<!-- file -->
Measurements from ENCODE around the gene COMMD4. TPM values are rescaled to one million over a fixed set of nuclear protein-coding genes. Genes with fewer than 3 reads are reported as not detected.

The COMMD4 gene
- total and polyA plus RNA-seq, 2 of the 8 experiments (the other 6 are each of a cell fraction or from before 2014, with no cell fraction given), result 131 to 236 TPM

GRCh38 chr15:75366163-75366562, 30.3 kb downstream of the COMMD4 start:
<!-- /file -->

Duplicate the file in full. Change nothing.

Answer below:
Measurements from ENCODE around the gene COMMD4. TPM values are rescaled to one million over a fixed set of nuclear protein-coding genes. Genes with fewer than 3 reads are reported as not detected.

The COMMD4 gene
- total and polyA plus RNA-seq, 2 of the 8 experiments (the other 6 are each of a cell fraction or from before 2014, with no cell fraction given), result 131 to 236 TPM

GRCh38 chr15:75366163-75366562, 30.3 kb downstream of the COMMD4 start: